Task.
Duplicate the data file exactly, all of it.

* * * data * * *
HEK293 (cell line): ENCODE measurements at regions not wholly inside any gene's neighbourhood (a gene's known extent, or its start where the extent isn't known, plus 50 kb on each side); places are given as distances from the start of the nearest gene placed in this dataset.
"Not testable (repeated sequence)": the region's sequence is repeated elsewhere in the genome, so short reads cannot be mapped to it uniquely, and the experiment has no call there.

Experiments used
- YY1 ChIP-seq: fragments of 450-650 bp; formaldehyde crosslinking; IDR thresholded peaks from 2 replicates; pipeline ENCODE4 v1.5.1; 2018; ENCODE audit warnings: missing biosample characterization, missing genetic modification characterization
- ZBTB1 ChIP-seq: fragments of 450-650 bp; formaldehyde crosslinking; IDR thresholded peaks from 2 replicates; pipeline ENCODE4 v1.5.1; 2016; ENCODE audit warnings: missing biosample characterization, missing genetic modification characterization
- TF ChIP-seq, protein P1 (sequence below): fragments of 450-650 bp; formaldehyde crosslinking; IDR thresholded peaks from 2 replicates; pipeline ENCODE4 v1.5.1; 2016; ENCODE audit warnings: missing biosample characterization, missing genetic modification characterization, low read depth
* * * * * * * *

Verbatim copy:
HEK293 (cell line): ENCODE measurements at regions not wholly inside any gene's neighbourhood (a gene's known extent, or its start where the extent isn't known, plus 50 kb on each side); places are given as distances from the start of the nearest gene placed in this dataset.
"Not testable (repeated sequence)": the region's sequence is repeated elsewhere in the genome, so short reads cannot be mapped to it uniquely, and the experiment has no call there.

Experiments used
- YY1 ChIP-seq: fragments of 450-650 bp; formaldehyde crosslinking; IDR thresholded peaks from 2 replicates; pipeline ENCODE4 v1.5.1; 2018; ENCODE audit warnings: missing biosample characterization, missing genetic modification characterization
- ZBTB1 ChIP-seq: fragments of 450-650 bp; formaldehyde crosslinking; IDR thresholded peaks from 2 replicates; pipeline ENCODE4 v1.5.1; 2016; ENCODE audit warnings: missing biosample characterization, missing genetic modification characterization
- TF ChIP-seq, protein P1 (sequence below): fragments of 450-650 bp; formaldehyde crosslinking; IDR thresholded peaks from 2 replicates; pipeline ENCODE4 v1.5.1; 2016; ENCODE audit warnings: missing biosample characterization, missing genetic modification characterization, low read depth